In one embodiment, the clock controller generates a processor clock signal at a frequency that is lower than the RF frequency (2.4 GHz in the case of Bluetooth) to avoid interference. Further, the controller ensures that the edges of the clock do not generate harmonics that interfere with the 2.4 GHz frequency. In one implementation, the first harmonic of a 1.2 GHz signal is used as the 2.4 GHz carrier frequency.

When 2.4 GHz operation is desired, the clock is rapidly increased to 2.4 GHz with a suitable phase locked loop fed to both the processor core and the 802.11 core or the Bluetooth core. The digital clock can be transformed into an analog carrier wave using a gaussian filter and a lowpass filter such as a high-order Chebyshev or Butterworth filter.

FIG. 4B shows another embodiment that uses a combination of UWB (ultra wide band) and spread-spectrum radio frequency systems. The UWB signal is used for distance and angle measurement, while the spread-spectrum signal is used to send data over the unlicensed bands. The radio would in effect be able to control the emission bandwidth from a UWB system to a narrowband system.

In FIG. 4B, a plurality of receive antennas 300 and 304 are connected to low noise amplifiers 310 and 314, respectively. Correspondingly, re-broadcast antennas 302 and 306 are connected to power amplifiers 312 and 316, respectively. The signals from the low noise amplifiers 310 and 314 are captured by analog-to-digital converters (ADCs) 320 and 324, respectively. Signals generated by the system are shaped by pulse-shapers 322 and 326 before they are presented to power amplifiers 312 and 316 for rebroadcasting, respectively.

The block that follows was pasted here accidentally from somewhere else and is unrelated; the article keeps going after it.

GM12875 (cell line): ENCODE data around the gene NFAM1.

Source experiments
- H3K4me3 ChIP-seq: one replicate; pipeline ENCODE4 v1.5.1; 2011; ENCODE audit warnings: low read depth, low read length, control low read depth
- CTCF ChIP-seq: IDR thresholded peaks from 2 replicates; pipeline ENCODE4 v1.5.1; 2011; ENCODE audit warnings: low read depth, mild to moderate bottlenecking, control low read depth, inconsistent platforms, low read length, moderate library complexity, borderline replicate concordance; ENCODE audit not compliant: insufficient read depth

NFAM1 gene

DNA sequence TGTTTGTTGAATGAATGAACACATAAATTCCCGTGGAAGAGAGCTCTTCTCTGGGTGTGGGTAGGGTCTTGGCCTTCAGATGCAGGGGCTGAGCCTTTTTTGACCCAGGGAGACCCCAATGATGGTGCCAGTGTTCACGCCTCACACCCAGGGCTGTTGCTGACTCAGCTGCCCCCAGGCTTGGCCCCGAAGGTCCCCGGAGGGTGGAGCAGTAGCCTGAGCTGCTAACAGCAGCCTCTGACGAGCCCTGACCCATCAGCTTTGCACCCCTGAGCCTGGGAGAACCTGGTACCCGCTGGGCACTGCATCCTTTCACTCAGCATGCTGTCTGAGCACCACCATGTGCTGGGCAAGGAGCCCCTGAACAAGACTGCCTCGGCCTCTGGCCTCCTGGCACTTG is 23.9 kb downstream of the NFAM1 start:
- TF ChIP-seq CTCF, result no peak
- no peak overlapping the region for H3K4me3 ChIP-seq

The pulse-shapers 322 and 326 are driven by a series of counters with latches 330336. The counters/latches are in turn controlled by a decision logic block 340. The decision logic block 340 also controls a digital-to-analog converter (DAC) 342, which drives a voltage to frequency converter or amplitude to frequency converter AFC 344. The AFC 344 is electrically connected to a crystal 346 for precision clock timing. The clock signal is controlled with a phase-locked loop (PLL) 350.

The system of FIG. 4B operates in a manner similar to a bat echo-locating its prey; however in this case the distance/angle measurement is accomplished by establishing a communication link, not over a physical signal reflection. A passive signal detection system using reflections is subject to environmental signal absorption and only works in unobstructed environments.

For narrow time pulses, the signals arriving at the receiver will be composed of the original pulses (shortest path) plus pulses that have been delayed by reflections. These pulses are on the order of 1ns for 1 meter resolution. The system is set to provide sufficient time between the pulses that the re-broadcast pulses will not interfere with the received pulses, even taking into account multiple reflections and fading. The pseudo-code executed by the decision logic block 340 is as follows:

  • 1. Pulse train emitted. The pulses are sent at a specific rate, say 100/microsecond. That means that a large number of pulses can be sent over a short time. The pulse sequence contains information about the system clock timing of the transmitter.